As for determinism, I take a subtler approach. before I was aware of quantum effects, I was content with being a hard determinist. As you rightly, I think, point out, hard determinism doesn't hold up to the evidence. But i do not believe that leaves us with only soft determinism, i.e. a world which is deterministic in some areas and not in others, leaving open the possibility of free will. What I now call myself is a causalist, which is to say just that all events have a prior cause. This leaves open no room for free will, but allows for a view which takes into consideration quantum effects in which events are not completely predetermined. So, one could not look at the way the world is and, having complete knowledge of the state of the universe as it is and the laws governing it, make absolute predictions of the future. But on this view, quantum effects merely add randomness to the equation - they do not add "fourth dimensions" or "emergent properties" which are somehow not caused by the prior states of the universe. This is bad news for the idea of free will, because adding randomness only makes it even more difficult to ascribe any sense of control over the causes of our behavior. For more on this read some Sam Harris, I have posted links to his articles on free will on both the Sam Harris and Free Will DNE (does not exist) groups.
Well, String Theory posits 10 dimensions or 11 (it's always 10 or 11 that these string theorists or M-theorists put this theory on). What's meant by "mind or consciousness resides in the 4th dimension" is that all the possibilities that consciousness draw from, the potentiality in some sense is "already there," and assuming that consciousness draws from infinite possibilities, then this could account for a kind of "freedom." But however, I did mention that the caveat in that description is that this seemingly infinite potential to draw spontaneity from to entertain the vast array of permutations is all pre-determined. Did you, by any chance, take a listen to that Adyashanti video I posted? He goes into this idea a bit.
The emergent properties, in other words, are intertwined somehow with these "higher dimensions," however vaguely defined. Have you ever heard Michael Hoffman's take on this, he expounds thoroughly at EgoDeath.com…
Matt, if I may comment on your thoughts. They are interesting for sure!
I have heard of the non-locality theory and was forced to do research on it when opposed with an argument that it disproved Aristotelian logic. I am no quamtum physicist, I'm a philosopher, so the research was as informed as you can imagine me to be. However, as with every theory, especially when based on an experiment, there are alternate opinions and ways of looking at things. I can't site them at the moment, but can if need be.
Most of what you've spoken of sounds like phenomenal logic, are you familiar with this? I can't stand it personally, too many assumptions. The quote concerning the mind for example is based on unseen, pure speculation. I can not believe in such a thing any more than I can believe in a God. So can you extrapolate on your thoughts concerning your theories a little more? If you will and don't mind!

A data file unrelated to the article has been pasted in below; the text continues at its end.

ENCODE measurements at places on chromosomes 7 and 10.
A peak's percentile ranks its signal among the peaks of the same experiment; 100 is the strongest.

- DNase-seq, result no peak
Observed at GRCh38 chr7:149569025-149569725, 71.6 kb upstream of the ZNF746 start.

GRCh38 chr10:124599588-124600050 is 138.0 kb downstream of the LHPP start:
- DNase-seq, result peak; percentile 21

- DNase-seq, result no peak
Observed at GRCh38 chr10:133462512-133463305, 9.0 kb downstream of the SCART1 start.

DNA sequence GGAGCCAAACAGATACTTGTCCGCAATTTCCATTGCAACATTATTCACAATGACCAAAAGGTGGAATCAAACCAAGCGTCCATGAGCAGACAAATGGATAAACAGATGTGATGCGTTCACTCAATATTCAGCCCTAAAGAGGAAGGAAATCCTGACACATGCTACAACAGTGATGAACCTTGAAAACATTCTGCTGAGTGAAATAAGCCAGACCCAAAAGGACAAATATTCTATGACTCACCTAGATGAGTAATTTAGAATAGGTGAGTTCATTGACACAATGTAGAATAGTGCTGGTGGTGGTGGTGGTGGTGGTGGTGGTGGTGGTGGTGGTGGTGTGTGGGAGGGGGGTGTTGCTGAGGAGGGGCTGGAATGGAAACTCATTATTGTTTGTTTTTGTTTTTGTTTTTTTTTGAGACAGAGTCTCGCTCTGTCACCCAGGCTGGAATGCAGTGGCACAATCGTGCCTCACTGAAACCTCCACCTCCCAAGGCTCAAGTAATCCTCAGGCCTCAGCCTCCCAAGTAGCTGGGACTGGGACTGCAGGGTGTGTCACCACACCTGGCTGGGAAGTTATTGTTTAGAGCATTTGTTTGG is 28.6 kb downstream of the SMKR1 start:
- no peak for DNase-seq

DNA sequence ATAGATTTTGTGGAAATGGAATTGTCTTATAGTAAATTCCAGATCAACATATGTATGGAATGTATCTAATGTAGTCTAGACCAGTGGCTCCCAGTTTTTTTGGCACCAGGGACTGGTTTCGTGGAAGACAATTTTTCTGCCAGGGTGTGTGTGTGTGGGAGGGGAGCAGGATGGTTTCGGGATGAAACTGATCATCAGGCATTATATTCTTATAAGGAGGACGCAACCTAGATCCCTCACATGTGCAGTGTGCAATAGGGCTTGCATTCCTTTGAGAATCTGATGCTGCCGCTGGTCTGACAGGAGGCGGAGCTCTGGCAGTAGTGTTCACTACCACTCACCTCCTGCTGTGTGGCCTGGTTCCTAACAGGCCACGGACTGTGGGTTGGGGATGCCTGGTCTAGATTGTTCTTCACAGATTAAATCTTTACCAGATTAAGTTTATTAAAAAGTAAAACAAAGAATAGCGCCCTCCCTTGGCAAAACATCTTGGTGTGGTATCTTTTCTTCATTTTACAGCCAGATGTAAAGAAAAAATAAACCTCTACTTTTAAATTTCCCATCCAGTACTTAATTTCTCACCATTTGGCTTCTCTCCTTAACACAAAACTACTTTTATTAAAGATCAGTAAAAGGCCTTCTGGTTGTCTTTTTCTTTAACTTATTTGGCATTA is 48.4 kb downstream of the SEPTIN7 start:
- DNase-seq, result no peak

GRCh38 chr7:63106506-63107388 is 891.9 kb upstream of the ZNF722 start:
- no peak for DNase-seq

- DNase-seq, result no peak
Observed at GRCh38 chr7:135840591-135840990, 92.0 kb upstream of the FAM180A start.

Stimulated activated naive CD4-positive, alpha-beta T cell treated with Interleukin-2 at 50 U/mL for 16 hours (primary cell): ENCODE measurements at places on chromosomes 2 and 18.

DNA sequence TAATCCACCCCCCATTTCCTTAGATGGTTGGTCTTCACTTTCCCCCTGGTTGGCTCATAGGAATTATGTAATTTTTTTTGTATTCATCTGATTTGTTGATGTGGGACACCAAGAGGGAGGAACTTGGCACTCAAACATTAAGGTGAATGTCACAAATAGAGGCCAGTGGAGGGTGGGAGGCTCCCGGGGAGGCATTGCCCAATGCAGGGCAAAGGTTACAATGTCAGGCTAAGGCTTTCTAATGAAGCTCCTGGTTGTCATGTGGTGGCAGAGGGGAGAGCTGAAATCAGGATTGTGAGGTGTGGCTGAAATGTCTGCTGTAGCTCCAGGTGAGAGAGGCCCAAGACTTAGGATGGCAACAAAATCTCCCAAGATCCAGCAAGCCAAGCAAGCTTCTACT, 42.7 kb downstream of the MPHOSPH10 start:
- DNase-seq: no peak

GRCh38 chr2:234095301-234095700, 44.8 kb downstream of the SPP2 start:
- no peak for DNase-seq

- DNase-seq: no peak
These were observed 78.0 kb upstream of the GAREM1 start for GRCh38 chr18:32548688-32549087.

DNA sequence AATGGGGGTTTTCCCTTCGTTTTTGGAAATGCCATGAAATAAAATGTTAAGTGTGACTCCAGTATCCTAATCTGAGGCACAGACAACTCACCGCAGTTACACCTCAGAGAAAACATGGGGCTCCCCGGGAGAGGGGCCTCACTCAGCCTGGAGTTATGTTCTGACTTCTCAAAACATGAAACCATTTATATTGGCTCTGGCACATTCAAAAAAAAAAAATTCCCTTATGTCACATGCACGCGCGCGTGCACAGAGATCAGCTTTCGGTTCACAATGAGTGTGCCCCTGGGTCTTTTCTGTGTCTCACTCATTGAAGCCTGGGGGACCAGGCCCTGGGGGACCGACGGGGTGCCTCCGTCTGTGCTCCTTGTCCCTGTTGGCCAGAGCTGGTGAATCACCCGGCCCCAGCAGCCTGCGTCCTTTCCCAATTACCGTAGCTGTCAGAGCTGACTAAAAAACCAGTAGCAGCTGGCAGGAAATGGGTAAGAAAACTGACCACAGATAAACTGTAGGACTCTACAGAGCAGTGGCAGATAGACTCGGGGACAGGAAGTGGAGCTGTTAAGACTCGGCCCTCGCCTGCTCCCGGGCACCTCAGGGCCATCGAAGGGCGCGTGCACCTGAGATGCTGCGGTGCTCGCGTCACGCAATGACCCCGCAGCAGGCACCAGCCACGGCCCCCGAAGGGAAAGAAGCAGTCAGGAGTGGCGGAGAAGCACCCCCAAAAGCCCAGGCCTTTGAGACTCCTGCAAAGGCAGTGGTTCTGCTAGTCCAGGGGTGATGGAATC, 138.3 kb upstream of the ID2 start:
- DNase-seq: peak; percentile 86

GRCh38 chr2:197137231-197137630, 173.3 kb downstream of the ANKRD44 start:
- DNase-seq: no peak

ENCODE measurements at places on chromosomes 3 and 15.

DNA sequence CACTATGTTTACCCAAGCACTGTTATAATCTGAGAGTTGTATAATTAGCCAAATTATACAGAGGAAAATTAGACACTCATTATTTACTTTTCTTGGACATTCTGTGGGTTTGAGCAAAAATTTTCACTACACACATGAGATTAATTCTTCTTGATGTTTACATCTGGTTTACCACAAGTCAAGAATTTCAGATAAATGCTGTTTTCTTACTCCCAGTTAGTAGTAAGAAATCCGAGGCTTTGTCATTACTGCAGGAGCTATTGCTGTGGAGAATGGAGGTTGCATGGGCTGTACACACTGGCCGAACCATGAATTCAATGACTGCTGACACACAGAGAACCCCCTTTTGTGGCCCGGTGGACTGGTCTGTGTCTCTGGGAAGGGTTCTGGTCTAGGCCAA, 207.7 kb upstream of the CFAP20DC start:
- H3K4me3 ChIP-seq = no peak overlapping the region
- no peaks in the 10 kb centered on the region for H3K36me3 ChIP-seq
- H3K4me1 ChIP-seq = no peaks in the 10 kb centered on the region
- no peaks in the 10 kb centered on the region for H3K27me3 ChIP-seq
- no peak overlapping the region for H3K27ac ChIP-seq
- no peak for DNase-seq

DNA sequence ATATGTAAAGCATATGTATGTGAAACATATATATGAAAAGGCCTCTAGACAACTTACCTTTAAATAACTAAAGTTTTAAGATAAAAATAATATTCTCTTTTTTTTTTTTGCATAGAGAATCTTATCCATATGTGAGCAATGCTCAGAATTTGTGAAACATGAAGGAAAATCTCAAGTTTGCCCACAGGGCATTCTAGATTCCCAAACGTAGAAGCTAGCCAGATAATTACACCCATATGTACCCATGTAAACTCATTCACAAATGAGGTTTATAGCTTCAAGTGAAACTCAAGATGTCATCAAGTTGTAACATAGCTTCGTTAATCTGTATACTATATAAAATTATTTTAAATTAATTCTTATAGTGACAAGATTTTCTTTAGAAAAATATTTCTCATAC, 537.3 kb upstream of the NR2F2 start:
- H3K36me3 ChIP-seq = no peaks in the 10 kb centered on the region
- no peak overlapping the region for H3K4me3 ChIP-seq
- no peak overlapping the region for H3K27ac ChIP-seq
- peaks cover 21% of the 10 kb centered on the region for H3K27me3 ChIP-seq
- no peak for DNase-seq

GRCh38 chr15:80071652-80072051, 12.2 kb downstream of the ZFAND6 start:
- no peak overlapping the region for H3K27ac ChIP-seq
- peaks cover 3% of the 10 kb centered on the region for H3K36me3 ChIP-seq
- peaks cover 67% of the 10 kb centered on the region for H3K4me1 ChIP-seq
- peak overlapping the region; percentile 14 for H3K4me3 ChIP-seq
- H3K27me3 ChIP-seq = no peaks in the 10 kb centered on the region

Well, I'm not sure what you'd like me to expound on. I'm actually not familiar with phenomenal logic or maybe I am, I just haven't heard it phrased like that.
But my take on the whole free will/no free will thing is basically an eastern take, and I did suggest a video, a talk by Adyashanti, here it is again, that goes into this maybe in a way that 's more easily understood than the way I threw it out there.
By the way, I should mention that I've been heavily influenced by people like Alan Watts, Terence McKenna, Ramesh Balsekar who all spoke heavily on this very topic.
Sounds wonderful to me.
I guess I'm a naturalist, I have always thought that my human made surroundings (books, cars, buildings, etc) were products of evolution.
I believe you should apply the rules of objectivity vs. subjectivity. This is best explained by Loren Miller fron the following post: http://www.atheistnexus.org/forum/topics/a-christian-that-seems-int... It is the second post in the discussion. It is very well explained there.
With this in mind nothing is real and everything is nothing. That would be like you don't exist! How can you prove that you are real? The same principals you apply to prove your existence is the same principals used to prove that God does not exist. Because, God is actually idealism created in the mind of man can't be proved to exist; except in the minds of delusional people!
By your definition -- the total absence of free will? -- you had no choice but to write this posting, just as I had no choice but to respond. This has been proposed both by religion -- predestination -- and by science. I find neither argument compelling; if I did, I'd have to ask why we go on playing by a script over which we have no influence. Absence of free will would, to me, make life pointless.